Great Reception for RMR from French Peasants in 1915

Tuesday, March 2, 1915

In billets, Armentières  

The Battalion War Diarist wrote for this day: “Left Armentieres at 4 p.m. to march to Bac St. Maur where battalion was billeted for the night.”    [1]

THIS DAY IN RMR HISTORY: “Canadian Associated Cables), London, Feb 28.  On Monday week last we cabled that a certain brigade of the Canadian force had been moved towards the trenches on the previous Saturday (fortnight yesterday), and that Capt. Harry Coghill of Stratford, Ont., was in hospital owing to exposure.

Since then the Canadians have been doing duty for forty-eight hours in the trenches, and relieved by others of the contingent.

At the present time the only reliable news here is that one wounded man has been admitted into the hospital in France, and another man was returned to England, but it is not known yet whether he is sick or wounded.

The greater part of the Canadian forces were a long time in France before they came within hearing of hostilities.  The artillery, mechanical transport, divisional supply column, ammunition park, and Army Service Corps stayed at the base, along with the field ambulance and army medical units, during this time.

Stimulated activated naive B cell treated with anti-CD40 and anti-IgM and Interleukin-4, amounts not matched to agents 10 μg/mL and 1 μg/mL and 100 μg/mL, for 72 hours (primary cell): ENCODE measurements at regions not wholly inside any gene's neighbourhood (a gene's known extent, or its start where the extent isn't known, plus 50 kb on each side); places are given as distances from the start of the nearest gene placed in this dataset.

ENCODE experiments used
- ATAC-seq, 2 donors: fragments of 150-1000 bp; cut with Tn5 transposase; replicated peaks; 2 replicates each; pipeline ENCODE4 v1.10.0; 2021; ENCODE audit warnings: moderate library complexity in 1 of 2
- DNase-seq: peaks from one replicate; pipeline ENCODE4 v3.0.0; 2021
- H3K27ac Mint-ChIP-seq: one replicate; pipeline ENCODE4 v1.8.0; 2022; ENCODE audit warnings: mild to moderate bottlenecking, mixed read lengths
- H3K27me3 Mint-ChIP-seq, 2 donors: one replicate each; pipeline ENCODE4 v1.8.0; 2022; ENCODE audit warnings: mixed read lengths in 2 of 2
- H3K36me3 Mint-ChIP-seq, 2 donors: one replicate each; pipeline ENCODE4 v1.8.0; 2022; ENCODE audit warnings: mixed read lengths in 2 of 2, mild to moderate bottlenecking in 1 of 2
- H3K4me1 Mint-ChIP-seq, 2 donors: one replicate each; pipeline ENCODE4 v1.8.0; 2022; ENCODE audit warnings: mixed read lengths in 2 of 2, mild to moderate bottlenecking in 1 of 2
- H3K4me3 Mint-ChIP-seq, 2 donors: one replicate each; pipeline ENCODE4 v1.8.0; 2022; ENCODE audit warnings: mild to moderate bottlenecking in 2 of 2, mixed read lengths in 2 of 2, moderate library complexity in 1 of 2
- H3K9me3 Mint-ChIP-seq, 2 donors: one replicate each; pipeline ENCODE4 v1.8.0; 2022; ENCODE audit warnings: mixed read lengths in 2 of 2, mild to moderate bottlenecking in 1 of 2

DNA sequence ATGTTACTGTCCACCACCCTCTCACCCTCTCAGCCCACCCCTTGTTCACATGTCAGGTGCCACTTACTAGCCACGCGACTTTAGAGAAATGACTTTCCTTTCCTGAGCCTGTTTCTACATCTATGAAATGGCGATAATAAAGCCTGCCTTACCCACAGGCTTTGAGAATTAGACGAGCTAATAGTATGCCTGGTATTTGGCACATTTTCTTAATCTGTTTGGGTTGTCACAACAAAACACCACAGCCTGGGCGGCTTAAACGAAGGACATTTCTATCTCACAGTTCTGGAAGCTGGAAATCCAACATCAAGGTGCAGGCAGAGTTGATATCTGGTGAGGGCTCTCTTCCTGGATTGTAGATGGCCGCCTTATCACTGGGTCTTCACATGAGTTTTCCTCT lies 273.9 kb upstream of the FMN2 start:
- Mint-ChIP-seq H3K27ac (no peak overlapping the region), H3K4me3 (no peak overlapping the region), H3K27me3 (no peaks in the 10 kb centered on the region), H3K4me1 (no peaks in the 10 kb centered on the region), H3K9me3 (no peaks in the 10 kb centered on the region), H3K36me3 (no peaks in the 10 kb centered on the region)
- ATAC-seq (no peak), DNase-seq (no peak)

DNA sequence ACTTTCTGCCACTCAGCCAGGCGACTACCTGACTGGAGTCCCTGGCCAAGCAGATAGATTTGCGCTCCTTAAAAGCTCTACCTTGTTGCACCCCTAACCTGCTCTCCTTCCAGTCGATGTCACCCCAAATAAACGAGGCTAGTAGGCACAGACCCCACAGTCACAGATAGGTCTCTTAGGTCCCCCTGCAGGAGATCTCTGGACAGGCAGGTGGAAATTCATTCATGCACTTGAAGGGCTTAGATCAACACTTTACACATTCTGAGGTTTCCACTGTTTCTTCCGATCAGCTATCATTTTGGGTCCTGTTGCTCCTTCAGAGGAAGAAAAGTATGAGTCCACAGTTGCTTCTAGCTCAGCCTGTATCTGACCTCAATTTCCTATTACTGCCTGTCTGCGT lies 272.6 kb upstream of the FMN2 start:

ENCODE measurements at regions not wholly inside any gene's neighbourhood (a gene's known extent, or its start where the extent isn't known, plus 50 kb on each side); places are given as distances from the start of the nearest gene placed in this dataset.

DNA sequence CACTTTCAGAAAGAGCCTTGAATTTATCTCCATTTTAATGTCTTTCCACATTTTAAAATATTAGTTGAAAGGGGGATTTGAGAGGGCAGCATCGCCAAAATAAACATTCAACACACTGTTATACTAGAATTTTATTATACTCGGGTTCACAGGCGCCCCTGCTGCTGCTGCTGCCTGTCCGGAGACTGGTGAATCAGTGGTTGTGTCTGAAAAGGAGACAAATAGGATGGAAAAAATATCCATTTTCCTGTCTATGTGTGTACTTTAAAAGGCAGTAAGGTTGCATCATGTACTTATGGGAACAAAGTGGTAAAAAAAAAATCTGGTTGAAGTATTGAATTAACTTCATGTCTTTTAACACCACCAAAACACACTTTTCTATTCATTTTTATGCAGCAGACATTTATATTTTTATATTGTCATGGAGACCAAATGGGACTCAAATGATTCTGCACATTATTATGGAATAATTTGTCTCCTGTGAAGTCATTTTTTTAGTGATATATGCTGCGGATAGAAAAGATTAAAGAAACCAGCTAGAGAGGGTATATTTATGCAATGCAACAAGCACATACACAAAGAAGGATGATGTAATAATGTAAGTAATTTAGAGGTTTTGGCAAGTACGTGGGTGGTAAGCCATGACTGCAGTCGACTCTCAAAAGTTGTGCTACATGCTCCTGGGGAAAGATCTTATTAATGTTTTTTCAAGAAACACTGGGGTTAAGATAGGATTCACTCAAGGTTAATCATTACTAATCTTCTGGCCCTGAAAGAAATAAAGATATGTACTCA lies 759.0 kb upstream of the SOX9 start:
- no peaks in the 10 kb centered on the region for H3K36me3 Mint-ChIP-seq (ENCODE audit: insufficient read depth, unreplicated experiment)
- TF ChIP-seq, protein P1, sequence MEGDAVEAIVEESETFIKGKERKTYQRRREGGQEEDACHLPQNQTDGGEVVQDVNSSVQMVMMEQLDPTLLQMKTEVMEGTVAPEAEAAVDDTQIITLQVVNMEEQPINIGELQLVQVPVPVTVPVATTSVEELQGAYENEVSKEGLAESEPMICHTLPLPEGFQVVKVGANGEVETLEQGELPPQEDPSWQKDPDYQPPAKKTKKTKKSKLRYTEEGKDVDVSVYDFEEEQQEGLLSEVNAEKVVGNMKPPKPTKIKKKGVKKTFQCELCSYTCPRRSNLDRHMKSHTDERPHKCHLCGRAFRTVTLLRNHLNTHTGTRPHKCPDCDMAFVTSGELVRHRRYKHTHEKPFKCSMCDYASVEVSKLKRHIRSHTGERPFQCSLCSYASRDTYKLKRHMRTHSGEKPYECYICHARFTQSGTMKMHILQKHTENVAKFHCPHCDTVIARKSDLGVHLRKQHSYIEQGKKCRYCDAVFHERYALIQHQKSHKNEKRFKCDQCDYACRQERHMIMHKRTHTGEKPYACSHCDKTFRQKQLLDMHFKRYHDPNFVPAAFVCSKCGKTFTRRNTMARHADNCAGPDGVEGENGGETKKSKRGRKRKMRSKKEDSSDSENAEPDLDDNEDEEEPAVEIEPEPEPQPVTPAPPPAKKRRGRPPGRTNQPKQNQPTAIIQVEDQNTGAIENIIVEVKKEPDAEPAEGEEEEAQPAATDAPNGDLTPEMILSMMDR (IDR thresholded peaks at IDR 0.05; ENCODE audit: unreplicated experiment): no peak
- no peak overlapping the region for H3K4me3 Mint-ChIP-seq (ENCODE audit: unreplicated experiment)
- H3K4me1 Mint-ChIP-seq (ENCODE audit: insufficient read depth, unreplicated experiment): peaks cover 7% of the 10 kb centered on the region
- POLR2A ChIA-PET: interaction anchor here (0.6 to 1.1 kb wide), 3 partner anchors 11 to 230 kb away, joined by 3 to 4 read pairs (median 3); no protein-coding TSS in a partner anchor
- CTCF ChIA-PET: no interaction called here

A Great Reception: The waiting men were delighted with the reception accorded them by the poor people of the district, with whose possessions war had played sad havoc. Presents of fruit and wine were made to them.  Canadians, in all cases, insisted on paying for these gifts, but the peasants were most unwilling to receive any acknowledgement, although one of the prettiest incidents was the manner in which little children surrounded Canadian soldiers, pleading “Souvenir, souvenir.”  In response many of those appealed to plucked off their maple leaf badges and handed them to importunate ones.

Many of the men are quartered in barns, and others in farm buildings, all very comfortable.  Food is ample since their arrival in France, although rations were rough enough during the time of crossing.  It was in the early part of this week that those men who have already been under fire arrived on the scene of hostilities.  Canada’s Army Service Corps is busy just now taking sandbags and other defensive materials from the bases up to the firing zone.  This work is as hazardous as any undertaken  by men actually in the trenches, as German artillery searches particularly for transport columns, and even when travelling is done at night searchlights of the enemy are most effective.”   [i]

[1]    War Diary, 14th Canadian Battalion, The Royal Montreal Regiment, March 2, 1915.  Library and Archives Canada, Ottawa,

[2]   “Canadian Contingent Greeted By French – Soldiers Get Great Reception from Peasants – Many Presents for Tommies”, The Globe (1844-1936), Toronto, Ontario, Monday, March 1, 1915, pg. 5, col. 5

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